Purely as an observation (I emphatically recommend the upgrade to SSIS for many reasons), you can actually run DTS packages on later versions of SQL Server. The DTS runtime is part of the Feature Pack.

    -PatP
    In theory, theory and practice are identical. In practice, theory and practice are unrelated.

  13. #13
    Join Date
    Sep 2006
    Location
    Surrey, UK
    Posts
    994
    Provided Answers: 2
    Oh, that sounds interesting. Thanks!
    10% of magic is knowing something that no-one else does. The rest is misdirection.

  14. #14
    Join Date
    Nov 2004
    Posts
    1,427
    Provided Answers: 4
    Pat, thank you for your reassuring words.

    I love the simplicity of DTS but have also noticed its rough edges. A few packages I wrote, operate on a 2005 database where I can use the far richer 2005 SQL syntax; basically reducing 2000 as a central repository for the DTS packages.
    Quote Originally Posted by Pat Phelan View Post
    ...I emphatically recommend the upgrade to SSIS for many reasons...
    Can you elaborate a bit on that?
    I have read contradicting stories about DTS - SSIS. Haven't got a clue what side to believe, although I am convinced we should bite the bullet and go the SSIS way.
    Last edited by Wim; 06-18-11 at 17:40. Reason: corrected a typo in Pat's name
    With kind regards . . . . . SQL Server 2000/2005/2012
    Wim

    Grabel's Law: 2 is not equal to 3 -- not even for very large values of 2.
    Pat Phelan's Law: 2 very definitely CAN equal 3 -- in at least two programming languages

  15. #15
    Join Date
    Feb 2004
    Location
    In front of the computer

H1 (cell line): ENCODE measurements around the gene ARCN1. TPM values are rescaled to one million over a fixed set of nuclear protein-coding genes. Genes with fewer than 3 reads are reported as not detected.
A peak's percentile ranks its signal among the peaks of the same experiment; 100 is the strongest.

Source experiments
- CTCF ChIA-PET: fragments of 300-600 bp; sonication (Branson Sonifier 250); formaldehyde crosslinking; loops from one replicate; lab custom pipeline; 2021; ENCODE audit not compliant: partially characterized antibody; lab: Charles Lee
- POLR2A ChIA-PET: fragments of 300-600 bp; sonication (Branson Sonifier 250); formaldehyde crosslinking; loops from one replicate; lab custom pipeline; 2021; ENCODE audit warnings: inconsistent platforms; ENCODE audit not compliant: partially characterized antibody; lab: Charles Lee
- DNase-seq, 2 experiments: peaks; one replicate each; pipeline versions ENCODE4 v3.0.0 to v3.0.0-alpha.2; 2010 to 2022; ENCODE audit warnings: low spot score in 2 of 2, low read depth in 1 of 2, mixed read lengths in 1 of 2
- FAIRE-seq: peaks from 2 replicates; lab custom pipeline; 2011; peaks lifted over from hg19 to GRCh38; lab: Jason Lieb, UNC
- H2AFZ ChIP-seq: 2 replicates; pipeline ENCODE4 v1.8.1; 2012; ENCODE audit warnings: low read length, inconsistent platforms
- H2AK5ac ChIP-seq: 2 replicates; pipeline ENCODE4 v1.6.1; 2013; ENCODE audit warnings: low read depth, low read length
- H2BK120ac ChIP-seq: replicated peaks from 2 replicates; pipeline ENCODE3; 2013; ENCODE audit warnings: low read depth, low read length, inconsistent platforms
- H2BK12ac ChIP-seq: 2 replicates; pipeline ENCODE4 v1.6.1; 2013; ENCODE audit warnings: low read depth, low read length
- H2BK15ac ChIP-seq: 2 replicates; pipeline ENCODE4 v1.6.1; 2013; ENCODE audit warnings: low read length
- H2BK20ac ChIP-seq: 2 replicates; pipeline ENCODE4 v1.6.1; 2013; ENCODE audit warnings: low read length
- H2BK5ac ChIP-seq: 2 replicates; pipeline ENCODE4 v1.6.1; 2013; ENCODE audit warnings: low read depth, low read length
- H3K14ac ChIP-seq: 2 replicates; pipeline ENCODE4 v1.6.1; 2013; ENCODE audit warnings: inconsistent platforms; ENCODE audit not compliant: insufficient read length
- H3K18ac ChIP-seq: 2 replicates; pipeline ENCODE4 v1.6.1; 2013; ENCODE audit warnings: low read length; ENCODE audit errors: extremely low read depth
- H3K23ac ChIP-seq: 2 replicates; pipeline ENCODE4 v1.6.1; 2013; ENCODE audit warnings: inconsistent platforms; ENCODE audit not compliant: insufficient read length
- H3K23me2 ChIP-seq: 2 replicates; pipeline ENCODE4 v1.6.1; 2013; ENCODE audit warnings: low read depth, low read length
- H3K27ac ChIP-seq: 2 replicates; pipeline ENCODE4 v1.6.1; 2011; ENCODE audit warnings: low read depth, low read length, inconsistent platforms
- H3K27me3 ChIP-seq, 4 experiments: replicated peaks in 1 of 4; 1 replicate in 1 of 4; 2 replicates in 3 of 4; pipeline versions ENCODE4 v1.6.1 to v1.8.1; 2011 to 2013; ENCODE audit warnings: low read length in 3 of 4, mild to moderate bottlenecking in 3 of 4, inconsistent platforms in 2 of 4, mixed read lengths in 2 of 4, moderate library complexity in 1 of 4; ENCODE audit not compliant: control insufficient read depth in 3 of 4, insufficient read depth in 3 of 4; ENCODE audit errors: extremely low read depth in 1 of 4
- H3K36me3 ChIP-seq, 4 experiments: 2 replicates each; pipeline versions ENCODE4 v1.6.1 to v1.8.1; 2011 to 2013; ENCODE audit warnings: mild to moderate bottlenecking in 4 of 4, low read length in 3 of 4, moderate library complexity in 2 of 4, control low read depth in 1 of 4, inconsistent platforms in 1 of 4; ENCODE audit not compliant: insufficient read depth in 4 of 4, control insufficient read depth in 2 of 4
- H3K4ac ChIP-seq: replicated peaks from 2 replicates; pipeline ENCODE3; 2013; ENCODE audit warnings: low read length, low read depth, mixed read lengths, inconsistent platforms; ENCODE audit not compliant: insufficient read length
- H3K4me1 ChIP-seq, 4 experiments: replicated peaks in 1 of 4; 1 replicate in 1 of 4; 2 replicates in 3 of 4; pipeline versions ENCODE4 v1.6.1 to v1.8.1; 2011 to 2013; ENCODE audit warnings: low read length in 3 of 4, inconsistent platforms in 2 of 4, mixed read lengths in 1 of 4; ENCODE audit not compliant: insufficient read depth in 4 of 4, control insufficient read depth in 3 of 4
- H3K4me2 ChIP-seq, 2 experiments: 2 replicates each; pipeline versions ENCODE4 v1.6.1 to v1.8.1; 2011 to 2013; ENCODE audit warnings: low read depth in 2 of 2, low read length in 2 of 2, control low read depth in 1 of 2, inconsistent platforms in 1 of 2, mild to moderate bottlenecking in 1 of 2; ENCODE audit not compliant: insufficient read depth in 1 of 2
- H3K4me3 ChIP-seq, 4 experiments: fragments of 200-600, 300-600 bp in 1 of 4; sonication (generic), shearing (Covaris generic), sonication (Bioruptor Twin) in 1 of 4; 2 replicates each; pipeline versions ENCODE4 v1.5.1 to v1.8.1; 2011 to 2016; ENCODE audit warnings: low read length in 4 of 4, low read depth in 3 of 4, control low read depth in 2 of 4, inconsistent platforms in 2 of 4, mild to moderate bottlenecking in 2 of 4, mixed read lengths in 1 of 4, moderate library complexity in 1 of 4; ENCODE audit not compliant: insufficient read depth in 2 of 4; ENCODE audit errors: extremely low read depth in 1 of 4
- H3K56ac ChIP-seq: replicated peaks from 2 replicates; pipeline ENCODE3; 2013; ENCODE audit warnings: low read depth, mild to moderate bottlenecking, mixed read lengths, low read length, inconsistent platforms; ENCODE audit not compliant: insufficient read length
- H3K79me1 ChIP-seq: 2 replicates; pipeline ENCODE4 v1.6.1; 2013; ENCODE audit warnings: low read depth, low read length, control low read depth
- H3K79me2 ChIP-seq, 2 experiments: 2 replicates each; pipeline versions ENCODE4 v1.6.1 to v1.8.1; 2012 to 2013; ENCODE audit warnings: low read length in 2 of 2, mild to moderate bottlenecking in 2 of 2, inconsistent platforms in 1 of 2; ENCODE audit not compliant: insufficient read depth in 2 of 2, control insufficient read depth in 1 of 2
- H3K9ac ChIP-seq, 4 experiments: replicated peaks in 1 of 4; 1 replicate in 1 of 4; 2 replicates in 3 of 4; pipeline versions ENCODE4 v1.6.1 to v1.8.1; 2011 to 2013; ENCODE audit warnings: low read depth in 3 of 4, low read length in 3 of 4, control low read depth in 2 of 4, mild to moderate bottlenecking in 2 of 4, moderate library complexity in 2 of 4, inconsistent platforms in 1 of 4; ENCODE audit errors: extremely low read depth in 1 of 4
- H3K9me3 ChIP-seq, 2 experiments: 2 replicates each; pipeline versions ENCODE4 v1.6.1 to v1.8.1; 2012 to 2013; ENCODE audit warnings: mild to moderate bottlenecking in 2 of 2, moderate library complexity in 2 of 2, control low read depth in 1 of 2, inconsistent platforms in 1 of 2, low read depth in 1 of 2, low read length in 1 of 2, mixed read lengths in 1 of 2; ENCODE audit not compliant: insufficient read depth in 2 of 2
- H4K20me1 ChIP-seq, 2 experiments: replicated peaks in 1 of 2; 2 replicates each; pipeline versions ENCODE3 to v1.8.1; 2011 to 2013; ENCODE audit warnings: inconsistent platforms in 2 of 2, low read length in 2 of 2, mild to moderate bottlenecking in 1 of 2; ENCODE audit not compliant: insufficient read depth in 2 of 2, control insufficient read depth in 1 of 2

Posts
    15,579
    Provided Answers: 54
    Quote Originally Posted by Wim View Post
    Can you elaborate a bit on that?
    Can you imagine a SQL related subject that I wouldn't elaborte on if prompted ???

    DTS was envisioned as a "dry run" to get the kinks worked out of the ideas that Geert was trying to address. I don't think that he ever envisioned it being released outside of the SQL lab and certainly not outside of Microsoft when he created the package that would become DTS. The use of the package spread like wildfire amongst the MS-PSS crew, especially the folks that were the "triage specialists" because it was the best thing that they'd ever seen for quickly and easily fixing large data problems.

    An odd sequence of events lead to the package evolving into DTS as it was released with SQL 7. The project was "frog marched" to production for inclusion with the SQL 7 release to keep Microsoft "ahead of the curve" in terms of databases and the tools to support them. Geert wasn't completely happy with the way things were done and wanted to do a lot more work on the project before it was released, but that didn't happen.